An epic tale of Cali Thornhill DeWitt
Cali Thornhill DeWitt was born in 1973 Sidney, British Columbia, on Vancouver Island but his family moved to Los Angeles when Cali was just three years old. Today, Cali is a true L.A. legend. At the age of nineteen he toured with bands such as Hole, Ethyl Meatplow, L7. For a short period of time he was Frances Bean Cobain’s nanny. He appeared in drag on Nirvana’s ‘In Utero.’ He co-founded the label Teenage Teardrops and a clothing brand Society. Directed two music videos for the band Iceage and he is ‘the’ guy who designed Kanye West’s – The Life of Pablo, tour merch. Thus Cali is moving deftly between mediums, the motivation behind his work remains constant. Witty narrative mixed with satirical targets, catchy phrases, and the naked truth.
So, Cali, I’d like to start by speaking about your upbringing. What were you like as a kid, as a teen?
I think my early teen years were pretty specifically Southern California. I was into punk and hardcore and anything else I could find that was underground at the time. I went to shows at night whenever I could. Also living in the San Fernando Valley, we were close to the beach so I grew up surfing. When I was 16 an all ages place opened in LA called Jabberjaw. I was very attracted to that scene and those people, so I dropped out of high school to hang out there. Jabberjaw was a huge influence in my life and I met a lot of people there who would shape my future self a great deal. I was probably the youngest one hanging out there in the early years, 1989-91. Looking back, some of those people took really good care of me.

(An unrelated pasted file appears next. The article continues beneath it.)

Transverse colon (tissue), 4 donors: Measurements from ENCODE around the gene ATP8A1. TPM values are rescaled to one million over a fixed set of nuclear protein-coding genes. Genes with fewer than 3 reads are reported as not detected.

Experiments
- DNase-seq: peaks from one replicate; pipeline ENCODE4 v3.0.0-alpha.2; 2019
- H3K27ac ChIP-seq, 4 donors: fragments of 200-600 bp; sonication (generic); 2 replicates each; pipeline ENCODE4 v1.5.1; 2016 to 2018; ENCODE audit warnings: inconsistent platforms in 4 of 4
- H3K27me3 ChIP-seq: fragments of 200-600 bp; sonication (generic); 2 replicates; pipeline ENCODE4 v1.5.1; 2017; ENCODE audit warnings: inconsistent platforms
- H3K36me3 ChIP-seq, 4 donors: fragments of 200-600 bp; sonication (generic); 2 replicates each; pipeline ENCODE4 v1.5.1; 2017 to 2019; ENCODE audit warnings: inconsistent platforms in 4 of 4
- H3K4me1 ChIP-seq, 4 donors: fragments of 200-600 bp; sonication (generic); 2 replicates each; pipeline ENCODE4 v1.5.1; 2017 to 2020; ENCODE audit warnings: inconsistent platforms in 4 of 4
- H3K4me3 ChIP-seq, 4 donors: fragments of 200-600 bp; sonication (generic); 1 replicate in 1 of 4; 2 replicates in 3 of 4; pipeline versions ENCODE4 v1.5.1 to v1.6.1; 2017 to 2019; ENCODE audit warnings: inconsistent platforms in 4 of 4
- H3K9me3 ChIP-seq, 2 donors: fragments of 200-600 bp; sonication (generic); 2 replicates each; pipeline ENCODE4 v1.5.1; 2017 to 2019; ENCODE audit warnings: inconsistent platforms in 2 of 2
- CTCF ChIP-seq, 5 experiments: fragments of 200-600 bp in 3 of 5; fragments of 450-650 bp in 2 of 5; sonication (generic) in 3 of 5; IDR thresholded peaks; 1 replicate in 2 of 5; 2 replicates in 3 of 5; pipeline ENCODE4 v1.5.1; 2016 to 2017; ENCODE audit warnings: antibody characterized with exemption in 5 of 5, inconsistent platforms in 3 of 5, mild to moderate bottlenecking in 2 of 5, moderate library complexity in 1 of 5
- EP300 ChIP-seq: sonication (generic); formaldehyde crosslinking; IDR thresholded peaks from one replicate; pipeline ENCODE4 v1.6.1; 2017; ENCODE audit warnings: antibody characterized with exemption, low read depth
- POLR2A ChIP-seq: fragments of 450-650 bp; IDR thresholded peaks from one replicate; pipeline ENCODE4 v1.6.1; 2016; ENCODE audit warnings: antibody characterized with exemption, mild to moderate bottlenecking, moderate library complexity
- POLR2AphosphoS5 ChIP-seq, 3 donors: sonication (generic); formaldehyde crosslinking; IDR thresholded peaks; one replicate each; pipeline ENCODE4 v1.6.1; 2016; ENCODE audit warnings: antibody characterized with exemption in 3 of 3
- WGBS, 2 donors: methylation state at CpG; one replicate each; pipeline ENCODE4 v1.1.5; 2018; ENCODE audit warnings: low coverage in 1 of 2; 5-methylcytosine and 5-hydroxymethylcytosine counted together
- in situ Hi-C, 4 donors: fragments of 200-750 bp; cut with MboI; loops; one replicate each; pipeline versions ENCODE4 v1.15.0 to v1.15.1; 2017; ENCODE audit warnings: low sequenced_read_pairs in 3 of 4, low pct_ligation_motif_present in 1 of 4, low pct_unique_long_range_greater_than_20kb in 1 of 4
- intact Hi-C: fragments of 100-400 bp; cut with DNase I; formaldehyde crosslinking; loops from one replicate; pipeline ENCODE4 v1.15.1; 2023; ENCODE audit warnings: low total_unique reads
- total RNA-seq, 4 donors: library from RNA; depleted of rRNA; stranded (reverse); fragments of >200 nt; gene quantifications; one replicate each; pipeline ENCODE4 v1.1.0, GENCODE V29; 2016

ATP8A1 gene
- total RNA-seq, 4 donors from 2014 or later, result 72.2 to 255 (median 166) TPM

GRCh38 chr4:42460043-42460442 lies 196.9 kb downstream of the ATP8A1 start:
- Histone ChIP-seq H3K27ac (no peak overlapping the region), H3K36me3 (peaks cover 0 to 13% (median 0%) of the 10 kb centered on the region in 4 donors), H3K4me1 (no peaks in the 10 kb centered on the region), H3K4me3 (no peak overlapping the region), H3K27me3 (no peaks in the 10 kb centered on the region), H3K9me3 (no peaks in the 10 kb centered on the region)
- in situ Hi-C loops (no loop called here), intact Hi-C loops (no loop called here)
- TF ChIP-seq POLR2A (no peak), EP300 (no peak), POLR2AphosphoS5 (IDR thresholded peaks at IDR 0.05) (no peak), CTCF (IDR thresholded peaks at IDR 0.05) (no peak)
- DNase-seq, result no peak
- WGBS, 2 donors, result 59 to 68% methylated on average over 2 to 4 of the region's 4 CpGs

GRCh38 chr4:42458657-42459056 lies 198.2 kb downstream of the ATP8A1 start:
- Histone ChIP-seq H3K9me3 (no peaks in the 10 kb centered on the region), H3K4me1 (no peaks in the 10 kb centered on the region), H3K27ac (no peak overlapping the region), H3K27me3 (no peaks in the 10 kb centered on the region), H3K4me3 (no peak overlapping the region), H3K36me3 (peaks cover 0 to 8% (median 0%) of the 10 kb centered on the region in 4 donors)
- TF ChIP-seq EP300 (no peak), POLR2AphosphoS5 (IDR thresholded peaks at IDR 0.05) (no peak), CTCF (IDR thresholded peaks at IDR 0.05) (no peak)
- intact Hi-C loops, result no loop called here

How did you end up being a roadie and going on tour with the band Hole at the age of nineteen? What were your day to day commitments?
Hole was a part of the Jabberjaw scene and we became friends. I liked being involved, and I got to be a roadie for Hole, Ethyl Meatplow, L7 a few times. It really just meant I was in the inner circle a little more, got into shows for free, carried heavy gear from the van to the stage, got free beer. Summer 1991 Hole was going to embark on their first full US tour, and I jumped at the chance. I was actually 18 and excited to see the country and meet the extended family in different cities. It was a crucial summer for me. I was so impressed with the lawlessness of NYC at the time that I moved there for a year soon after. I loved being on tour. I drove the van a lot, unloaded gear, sold merch…. Basic roadie tasks.
For some period of time you also worked as a nanny to Frances Bean Cobain, how was that like? Are you even a kid person?
That came to be simply as an extension of what had already been happening. We were all friends and I think it was best to have a friend in the house rather than a professional stranger. I am a kid person, and at the time I was 19-20, so basically a kid myself.
When and how did the art come about?
There was always some kind of art/creative impulse going on, but for whatever reason, I didn’t feel very supported in that way, and was not totally comfortable sharing most of my ideas. I grew up in a household of art lovers and spent a lot of time as a kid at museums, bugging out on Kienholz sculptures. So it was always there in one way or another. I remember around spring 1992 I got a copy of Nan Goldin’s The Other Side, and I carried that book around in my backpack for two years. It knocked me out.
At what point did you start showing your work to other people?
Probably sometime in 2001, I started showing up in the occasional group show. I wasn’t that comfortable with showing yet. I was more involved in propping up other people, putting out records for other people, organizing small exhibitions, collaborating in various ways.
What would they say about your work? What was their initial reaction?
I had a pretty supportive circle by that time, just supportive in life. Some people liked it, some were indifferent. I don’t know, it felt kind of like I should make a choice to be more serious about what I decide to do, or to just stay on the outskirts.
Who was the first person whose opinion you respected, regarding your work?